MacDonald (1926-2015) was a Canadian politician,
and the first female foreign minister in the country. She was also known for
her humanitarian work.
She was a member of the Progressive Conservative
Party and was one of the first women to campaign for the leadership of a major
Canadian party. During her time as foreign minister, she had to deal with a
Vietnamese refugee crisis during which time she allowed more than 60,000
refugees to settle in Canada.
Scott (1928-2012) was a Canadian figure skater, known for her many feats in
international events. She was a Canadian national champion four times, World champion
twice, and the Olympic champion in 1948.
She started ice skating at the age of seven
and won her first national junior title at eleven. She is the first and the
only Canadian to win the gold medal for ladies’ single figure skating.
(1916-2006) was an American-Canadian author, journalist and activist. She
was particularly influential in urban studies, and her 1961 book The Death and Life of Great American Cities argued
that urban renewal did not respect the needs of the citizens.
She fought to prevent so-called ‘slum clearances’ in Greenwich Village,
New York, where entire blocks would have been demolished and replaced with high
rises. Her influence is proven by her introduction of sociological concepts
such as “social capital” and “eyes on the street” in urban studies. A medal in
her name was established in 2007 for individuals who bring significant
contributions to urban design.
Peters (1911-1993) was a Canadian oncologist. She conducted
lifesaving research in the field of breast cancer.
She graduated from the University of Toronto
in 1934. In 1950, she revealed a cure for patients with early Hodgkin’s
disease, considered uncurable at the time. She also discovered that breast-conserving
surgery, followed by radiation, was just as effective as mastectomy for cases
of breast cancer, which greatly improved the lives of patients. She received
several awards and honorary doctorates for her work.
Lisa Appignanesi (b. 1946) is a
British-Canadian novelist. She has served as the President of English PEN and
is currently Chair of the Royal Society of Literature.
Among her works are Memory and Desire and Freud’s Women, studies of Freud’s ideas
in relation to women, as well as Mad, Bad
and Sad : A History of Women and the Mind Doctors. The latter won the
2009 Award for the Public Understanding of Science from the British Medical
Christine Stewart (1941-2015) was a
Canadian politician who held various cabinet positions during her career, such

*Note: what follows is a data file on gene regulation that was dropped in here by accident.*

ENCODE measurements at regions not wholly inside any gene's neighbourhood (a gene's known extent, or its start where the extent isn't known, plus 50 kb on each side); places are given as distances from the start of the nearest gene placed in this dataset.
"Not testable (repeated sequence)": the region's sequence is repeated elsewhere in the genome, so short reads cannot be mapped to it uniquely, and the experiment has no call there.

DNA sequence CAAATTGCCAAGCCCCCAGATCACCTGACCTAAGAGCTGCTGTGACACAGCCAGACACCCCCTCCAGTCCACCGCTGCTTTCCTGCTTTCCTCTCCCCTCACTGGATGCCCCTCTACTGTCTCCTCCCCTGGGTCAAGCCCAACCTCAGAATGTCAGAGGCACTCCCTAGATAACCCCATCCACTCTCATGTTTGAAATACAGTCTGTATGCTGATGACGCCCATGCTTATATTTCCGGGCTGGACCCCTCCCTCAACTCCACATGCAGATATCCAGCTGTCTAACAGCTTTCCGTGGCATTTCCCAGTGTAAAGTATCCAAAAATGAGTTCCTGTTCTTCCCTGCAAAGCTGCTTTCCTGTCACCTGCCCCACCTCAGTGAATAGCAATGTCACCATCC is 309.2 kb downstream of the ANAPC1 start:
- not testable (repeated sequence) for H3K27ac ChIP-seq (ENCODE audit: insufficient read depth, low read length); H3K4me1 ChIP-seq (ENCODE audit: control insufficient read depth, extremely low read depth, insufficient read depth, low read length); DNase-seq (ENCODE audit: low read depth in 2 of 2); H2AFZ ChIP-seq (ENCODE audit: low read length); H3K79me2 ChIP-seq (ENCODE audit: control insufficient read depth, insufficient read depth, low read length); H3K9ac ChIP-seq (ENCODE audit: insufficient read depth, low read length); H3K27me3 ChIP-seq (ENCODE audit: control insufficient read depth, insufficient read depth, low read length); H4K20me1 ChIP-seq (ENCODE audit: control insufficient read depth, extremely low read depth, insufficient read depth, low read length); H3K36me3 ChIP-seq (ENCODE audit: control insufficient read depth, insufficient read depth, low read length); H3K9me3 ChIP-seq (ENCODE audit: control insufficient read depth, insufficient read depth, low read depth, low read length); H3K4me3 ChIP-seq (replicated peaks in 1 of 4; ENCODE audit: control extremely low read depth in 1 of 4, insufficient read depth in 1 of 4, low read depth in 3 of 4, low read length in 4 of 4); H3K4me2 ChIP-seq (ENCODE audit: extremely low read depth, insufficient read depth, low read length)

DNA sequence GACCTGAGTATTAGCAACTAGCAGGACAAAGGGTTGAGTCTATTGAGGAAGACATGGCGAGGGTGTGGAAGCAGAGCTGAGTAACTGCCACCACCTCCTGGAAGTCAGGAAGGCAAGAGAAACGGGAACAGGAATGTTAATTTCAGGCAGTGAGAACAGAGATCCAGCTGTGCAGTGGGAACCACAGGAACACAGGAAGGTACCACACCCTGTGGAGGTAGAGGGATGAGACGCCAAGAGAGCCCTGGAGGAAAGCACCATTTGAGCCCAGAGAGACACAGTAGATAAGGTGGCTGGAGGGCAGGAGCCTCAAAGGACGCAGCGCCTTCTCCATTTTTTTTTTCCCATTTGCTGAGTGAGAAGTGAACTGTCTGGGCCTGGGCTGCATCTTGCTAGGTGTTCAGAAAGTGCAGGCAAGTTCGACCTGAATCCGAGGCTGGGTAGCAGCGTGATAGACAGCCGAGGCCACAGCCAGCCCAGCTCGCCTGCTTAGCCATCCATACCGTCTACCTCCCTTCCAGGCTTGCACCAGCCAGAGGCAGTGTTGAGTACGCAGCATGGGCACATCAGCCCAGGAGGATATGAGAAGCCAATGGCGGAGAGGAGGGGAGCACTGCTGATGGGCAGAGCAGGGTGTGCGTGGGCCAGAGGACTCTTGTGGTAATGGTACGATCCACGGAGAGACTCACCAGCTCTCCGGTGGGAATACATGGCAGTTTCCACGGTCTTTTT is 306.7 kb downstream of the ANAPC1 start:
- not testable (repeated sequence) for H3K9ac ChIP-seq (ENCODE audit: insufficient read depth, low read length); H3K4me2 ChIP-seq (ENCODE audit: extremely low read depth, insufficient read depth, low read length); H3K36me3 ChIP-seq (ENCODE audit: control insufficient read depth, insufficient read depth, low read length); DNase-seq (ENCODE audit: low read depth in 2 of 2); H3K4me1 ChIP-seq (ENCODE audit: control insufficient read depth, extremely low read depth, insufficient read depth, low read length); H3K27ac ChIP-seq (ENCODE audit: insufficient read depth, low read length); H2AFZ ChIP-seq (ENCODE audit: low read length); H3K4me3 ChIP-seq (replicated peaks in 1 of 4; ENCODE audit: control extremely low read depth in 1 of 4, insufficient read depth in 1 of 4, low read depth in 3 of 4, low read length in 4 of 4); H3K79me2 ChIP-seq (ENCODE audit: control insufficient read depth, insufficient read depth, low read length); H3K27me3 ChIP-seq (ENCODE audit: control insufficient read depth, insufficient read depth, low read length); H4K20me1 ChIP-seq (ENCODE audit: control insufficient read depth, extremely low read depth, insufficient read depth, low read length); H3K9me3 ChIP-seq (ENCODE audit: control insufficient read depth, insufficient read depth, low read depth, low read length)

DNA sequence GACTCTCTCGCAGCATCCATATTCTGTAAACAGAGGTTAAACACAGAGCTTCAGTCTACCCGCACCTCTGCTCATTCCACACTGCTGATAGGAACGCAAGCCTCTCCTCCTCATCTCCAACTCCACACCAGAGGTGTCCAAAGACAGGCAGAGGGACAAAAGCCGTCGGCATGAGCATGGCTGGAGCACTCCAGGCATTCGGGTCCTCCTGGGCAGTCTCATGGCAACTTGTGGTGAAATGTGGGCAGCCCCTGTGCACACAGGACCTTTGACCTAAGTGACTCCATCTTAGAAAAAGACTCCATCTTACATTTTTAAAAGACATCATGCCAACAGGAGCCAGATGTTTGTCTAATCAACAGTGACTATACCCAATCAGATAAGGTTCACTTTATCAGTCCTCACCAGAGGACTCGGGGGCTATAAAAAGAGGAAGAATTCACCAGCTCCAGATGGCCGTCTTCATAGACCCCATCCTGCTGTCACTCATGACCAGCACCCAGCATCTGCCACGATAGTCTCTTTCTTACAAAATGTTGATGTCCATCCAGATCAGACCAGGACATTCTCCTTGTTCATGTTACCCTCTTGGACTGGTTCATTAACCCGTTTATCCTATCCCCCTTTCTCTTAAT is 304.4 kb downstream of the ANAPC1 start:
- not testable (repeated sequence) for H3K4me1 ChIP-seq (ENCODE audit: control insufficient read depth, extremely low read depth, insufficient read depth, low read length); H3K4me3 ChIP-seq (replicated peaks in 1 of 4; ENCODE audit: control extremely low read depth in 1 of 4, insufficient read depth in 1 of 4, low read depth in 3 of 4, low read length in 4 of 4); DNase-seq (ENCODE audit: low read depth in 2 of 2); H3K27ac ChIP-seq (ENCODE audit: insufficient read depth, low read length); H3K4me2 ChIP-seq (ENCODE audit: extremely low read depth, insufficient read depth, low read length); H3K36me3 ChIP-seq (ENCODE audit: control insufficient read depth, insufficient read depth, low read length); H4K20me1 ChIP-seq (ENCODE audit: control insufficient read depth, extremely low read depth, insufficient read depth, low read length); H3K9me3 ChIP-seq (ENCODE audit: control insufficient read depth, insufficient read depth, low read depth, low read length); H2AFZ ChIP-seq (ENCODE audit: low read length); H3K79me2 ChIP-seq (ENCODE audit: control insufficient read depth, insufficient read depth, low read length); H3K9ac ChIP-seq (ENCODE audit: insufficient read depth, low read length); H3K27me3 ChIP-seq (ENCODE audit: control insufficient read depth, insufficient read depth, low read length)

as Secretary of State for Latin America and Africa, and Minister of the
During her time as
Minister of the Environment, she promoted numerous actions for the
environmental protection and against climate change. After leaving politics,
she acted as a special envoy to Cameroon for the Commonwealth Secretary
Léa Roback (1903-2000) was a Canadian feminist and social activist, a pioneer
in her province of Quebec. Her activism focused on combatting racism and
injustice, as well as giving Canadian women the vote.
She helped establish the International Ladies’
Garment Worker’s Union in Montreal and led a strike of 5 thousand women in
1937. She fought for access to education and decent housing in Canada, as well
as for the reproductive rights of women, such as the legality of abortion and
contraception. A foundation was created in her name in 1993, providing
scholarships to socially-committed women.
Nellie McClung (1873-1951)
was a political activist and suffragist from Canada. She was part of “The
Famous Five”, the group of women who led the effort to recognize women as
persons in their country.
She began campaigning for women’s suffrage in
the 1910s, and helped organise the Women’s Political Equality League. Other
causes that she championed were property rights for married women, factory
safety reforms and medical care for school children. She was the founder of the
Federated Women’s Institutes of Canada – the largest adult education movement
in the country.
Kate Beaton (b. 1983) is a Canadian comic artist. She is best known for her webcomic, Hark! A Vagrant, which focuses predominantly on historical figures presented in a humorous way.
She has won numerous prizes for her work, including the Doug Wright Award for Best Emerging Talent and the Harvey Award for Best Online Comics Work. Her work can be found at http://www.harkavagrant.com/.
Emily Stowe (1831-1903) was the first woman to practice medicine in Canada. In addition, she was a strong activist for women’s rights.
She graduated with first-class honours from the Normal School for Upper Canada in 1854, after being refused from other institutions on account of her gender. She became the first female principal of a public school in Upper Canada, but later went on to study medicine in the United States since no Canadian medical school would accept female students. She finally managed to open her own medical practice in Toronto in 1867.